9

Setup We have four people (B,G,K,N), four objects sighted (balloon, kite, plane, telephone pole), and four days (Tuesday, Wednesday, Thursday, Friday). Here's the information we've been provided with: K's day was earlier than balloon day. K's day was later than kite day. G didn't spot the kite. Friday was either B's day or plane day (or both). N's day wasn'...


8

I am whole but incomplete This means a skeleton is whole considering it as a structure. But it is just a part of the body. So it's incomplete. I have no eyes, yet I see. You can see, and see right through me. This means skeletons don't have eyes - just the holes. By yet I can 'see' it refers to the 'see' in the word 's'k'e'l'e'ton. The same is meant ...


8

When we are a fraction $f$ of the way through a 12-hour "day" -- so $f=1$ means 12 hours have passed since noon or midnight -- the positions of the hands as fractions of a whole turn are: $f$ (for the hour hand), $12f$ (for the minute hand), and $720f$ (for the second hand), where integer differences are not visible. So for all three to coincide we need the ...


8

Deusovi has already shown why the answer must be what it is, but there's one thing that can still be added to the answer. That is, actually drawing this many points on an actual cup. While I've already done just that (it was years ago), I have no visual proof that I actually did. So, a 3D render will have to do. Here's the same cup without its handle: ...


8

I think this is just a matter of understanding the language used in logic. In the implication If A, then B you seem to be arguing that, since there are cases where A is true but B can be either true or false, we should say "the implication is neither true nor false". However, every mathematician I know would say that the implication is false. In order ...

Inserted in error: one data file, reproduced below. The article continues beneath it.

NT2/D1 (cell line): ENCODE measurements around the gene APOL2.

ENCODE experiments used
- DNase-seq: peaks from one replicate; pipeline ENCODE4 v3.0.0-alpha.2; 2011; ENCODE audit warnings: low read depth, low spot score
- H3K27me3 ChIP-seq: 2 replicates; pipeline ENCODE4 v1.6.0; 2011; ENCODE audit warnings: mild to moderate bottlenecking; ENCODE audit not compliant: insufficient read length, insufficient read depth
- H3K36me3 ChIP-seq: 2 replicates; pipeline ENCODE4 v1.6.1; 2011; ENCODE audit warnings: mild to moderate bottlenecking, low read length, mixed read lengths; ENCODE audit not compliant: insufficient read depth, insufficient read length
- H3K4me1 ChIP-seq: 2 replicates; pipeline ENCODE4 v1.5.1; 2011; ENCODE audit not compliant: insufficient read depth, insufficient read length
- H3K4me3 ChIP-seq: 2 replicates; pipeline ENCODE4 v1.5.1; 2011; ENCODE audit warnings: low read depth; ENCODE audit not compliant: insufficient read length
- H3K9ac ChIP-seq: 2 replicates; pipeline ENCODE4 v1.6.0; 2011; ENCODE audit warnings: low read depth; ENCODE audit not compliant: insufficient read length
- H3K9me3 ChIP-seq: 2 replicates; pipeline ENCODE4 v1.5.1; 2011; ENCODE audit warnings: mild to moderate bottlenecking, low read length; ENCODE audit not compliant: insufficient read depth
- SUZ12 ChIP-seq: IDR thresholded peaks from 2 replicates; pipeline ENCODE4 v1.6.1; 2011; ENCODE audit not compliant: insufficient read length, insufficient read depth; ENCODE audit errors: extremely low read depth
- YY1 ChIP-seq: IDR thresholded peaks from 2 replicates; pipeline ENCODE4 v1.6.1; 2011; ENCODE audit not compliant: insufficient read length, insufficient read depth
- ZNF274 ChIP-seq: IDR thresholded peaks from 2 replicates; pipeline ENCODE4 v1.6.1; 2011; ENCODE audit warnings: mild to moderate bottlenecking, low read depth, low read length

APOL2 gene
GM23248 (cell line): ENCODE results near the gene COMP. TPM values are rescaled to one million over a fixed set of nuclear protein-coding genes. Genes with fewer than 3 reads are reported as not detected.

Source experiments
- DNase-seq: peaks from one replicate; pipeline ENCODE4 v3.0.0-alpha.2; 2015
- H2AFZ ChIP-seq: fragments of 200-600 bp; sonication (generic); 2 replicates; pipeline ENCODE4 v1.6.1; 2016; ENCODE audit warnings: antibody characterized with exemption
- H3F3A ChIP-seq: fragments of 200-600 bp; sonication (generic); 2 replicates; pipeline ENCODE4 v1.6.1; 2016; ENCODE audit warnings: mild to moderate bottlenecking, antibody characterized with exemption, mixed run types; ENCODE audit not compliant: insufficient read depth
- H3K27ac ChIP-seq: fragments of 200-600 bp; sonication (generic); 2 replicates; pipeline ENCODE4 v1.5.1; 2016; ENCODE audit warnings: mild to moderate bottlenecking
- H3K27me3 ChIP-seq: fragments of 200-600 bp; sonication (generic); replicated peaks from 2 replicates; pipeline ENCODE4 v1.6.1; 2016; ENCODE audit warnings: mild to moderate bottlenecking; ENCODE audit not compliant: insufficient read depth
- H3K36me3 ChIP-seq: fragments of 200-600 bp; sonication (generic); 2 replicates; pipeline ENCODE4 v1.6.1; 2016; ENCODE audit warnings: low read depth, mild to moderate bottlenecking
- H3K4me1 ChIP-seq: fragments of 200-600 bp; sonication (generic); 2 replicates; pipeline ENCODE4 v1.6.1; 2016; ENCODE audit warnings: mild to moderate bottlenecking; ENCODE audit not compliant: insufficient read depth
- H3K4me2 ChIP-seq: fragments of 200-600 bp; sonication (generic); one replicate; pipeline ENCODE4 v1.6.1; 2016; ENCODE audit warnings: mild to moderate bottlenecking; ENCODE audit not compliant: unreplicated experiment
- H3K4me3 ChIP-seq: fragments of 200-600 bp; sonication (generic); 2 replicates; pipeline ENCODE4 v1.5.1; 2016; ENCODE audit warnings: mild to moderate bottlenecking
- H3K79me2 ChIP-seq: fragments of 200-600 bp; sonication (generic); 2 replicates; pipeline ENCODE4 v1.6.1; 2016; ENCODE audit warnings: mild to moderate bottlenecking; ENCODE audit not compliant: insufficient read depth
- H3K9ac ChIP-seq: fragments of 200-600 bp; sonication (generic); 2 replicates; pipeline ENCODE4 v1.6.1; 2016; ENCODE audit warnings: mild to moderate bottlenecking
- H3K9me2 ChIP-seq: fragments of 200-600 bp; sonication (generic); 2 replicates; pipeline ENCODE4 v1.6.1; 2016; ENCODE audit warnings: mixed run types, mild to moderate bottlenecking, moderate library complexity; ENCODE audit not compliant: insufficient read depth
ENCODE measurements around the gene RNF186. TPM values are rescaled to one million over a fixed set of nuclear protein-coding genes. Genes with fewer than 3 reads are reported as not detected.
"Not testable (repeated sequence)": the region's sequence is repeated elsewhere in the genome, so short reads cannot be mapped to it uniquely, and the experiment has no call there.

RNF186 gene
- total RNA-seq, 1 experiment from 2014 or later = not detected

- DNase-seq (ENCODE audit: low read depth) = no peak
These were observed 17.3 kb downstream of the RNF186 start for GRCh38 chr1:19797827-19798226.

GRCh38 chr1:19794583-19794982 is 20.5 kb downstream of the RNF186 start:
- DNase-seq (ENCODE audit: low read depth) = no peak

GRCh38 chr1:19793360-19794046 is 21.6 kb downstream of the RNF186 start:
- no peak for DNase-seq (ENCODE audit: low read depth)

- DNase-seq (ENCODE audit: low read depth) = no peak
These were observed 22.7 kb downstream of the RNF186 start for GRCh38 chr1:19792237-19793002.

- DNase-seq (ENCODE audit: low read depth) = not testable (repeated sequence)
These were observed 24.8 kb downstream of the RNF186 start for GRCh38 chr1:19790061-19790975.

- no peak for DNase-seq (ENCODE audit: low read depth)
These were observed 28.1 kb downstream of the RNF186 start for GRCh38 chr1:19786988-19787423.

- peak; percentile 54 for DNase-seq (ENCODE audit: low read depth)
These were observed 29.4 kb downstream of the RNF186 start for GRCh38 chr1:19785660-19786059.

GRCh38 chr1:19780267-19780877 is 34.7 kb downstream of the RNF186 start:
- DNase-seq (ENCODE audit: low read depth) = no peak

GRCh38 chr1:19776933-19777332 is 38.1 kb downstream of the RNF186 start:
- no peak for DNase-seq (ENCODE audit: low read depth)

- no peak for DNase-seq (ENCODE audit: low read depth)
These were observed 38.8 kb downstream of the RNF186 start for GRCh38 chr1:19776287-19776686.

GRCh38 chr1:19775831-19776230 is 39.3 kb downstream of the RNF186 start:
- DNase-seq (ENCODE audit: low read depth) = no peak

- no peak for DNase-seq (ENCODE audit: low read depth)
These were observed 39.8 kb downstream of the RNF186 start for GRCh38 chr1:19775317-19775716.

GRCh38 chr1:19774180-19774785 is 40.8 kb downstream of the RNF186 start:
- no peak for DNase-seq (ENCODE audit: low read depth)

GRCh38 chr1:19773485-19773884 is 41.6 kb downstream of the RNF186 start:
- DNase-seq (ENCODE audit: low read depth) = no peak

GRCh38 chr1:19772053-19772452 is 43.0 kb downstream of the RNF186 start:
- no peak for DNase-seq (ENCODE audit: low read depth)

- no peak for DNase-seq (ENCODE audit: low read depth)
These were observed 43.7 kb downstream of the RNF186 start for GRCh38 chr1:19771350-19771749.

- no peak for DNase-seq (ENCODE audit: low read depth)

7

How can Albert, with the information he has after the second statement, make the third one? In your post, you have already accepted that Bernard was not told the 14th. This leaves the following numbers: 15, 16, 17, 18, 19. However, since Albert was told "July", before Bernard has even said anything, Albert has eliminated 15, 17, 18, and 19. This leaves only ...


7

This is topologically equivalent to a torus, and you can go up to 7 points: as shown by this Math.SE answer. The diagram for this could look for example like this: One can also just look up the answer if you know the question asks for the complete graph $K_n$ of degree $n$ with maximum $n$ such that the graph genus $\gamma (K_n)$ is at most $1$. Then


6

Yes, you are correct. Those mistakes should be fixed in order to make the questions analogous.


5

Another method of solving: Take the list of letter frequencies in English (usually something like ETAOIN SHRDLU CMFWYP VBGKQJ XZ from most frequent to least, although it varies a little). Assume that your key phrase will be made up mostly of common letters. For each letter pair, arrange it so that the more-common letter is on the top: S A D C E F T H I N ...